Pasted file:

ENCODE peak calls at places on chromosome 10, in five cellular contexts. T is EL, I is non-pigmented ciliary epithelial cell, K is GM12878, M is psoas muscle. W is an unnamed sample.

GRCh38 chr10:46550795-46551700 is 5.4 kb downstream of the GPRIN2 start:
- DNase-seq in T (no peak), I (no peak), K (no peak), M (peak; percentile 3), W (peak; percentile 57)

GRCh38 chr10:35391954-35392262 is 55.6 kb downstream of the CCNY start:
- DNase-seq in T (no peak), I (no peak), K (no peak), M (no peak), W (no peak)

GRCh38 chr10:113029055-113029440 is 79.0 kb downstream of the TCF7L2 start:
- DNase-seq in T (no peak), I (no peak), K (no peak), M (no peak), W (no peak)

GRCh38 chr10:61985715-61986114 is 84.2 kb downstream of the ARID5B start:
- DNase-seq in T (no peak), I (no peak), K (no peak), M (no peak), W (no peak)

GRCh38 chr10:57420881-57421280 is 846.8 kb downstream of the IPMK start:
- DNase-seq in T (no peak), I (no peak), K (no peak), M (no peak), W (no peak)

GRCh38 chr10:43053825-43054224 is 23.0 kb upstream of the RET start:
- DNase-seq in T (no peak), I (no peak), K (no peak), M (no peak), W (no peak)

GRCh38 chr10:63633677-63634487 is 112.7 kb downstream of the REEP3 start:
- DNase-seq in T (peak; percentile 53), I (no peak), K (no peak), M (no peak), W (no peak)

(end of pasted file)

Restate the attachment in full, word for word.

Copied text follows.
ENCODE peak calls at places on chromosome 10, in five cellular contexts. T is EL, I is non-pigmented ciliary epithelial cell, K is GM12878, M is psoas muscle. W is an unnamed sample.

GRCh38 chr10:46550795-46551700 is 5.4 kb downstream of the GPRIN2 start:
- DNase-seq in T (no peak), I (no peak), K (no peak), M (peak; percentile 3), W (peak; percentile 57)

GRCh38 chr10:35391954-35392262 is 55.6 kb downstream of the CCNY start:
- DNase-seq in T (no peak), I (no peak), K (no peak), M (no peak), W (no peak)

GRCh38 chr10:113029055-113029440 is 79.0 kb downstream of the TCF7L2 start:
- DNase-seq in T (no peak), I (no peak), K (no peak), M (no peak), W (no peak)

GRCh38 chr10:61985715-61986114 is 84.2 kb downstream of the ARID5B start:
- DNase-seq in T (no peak), I (no peak), K (no peak), M (no peak), W (no peak)

GRCh38 chr10:57420881-57421280 is 846.8 kb downstream of the IPMK start:
- DNase-seq in T (no peak), I (no peak), K (no peak), M (no peak), W (no peak)

GRCh38 chr10:43053825-43054224 is 23.0 kb upstream of the RET start:
- DNase-seq in T (no peak), I (no peak), K (no peak), M (no peak), W (no peak)

GRCh38 chr10:63633677-63634487 is 112.7 kb downstream of the REEP3 start:
- DNase-seq in T (peak; percentile 53), I (no peak), K (no peak), M (no peak), W (no peak)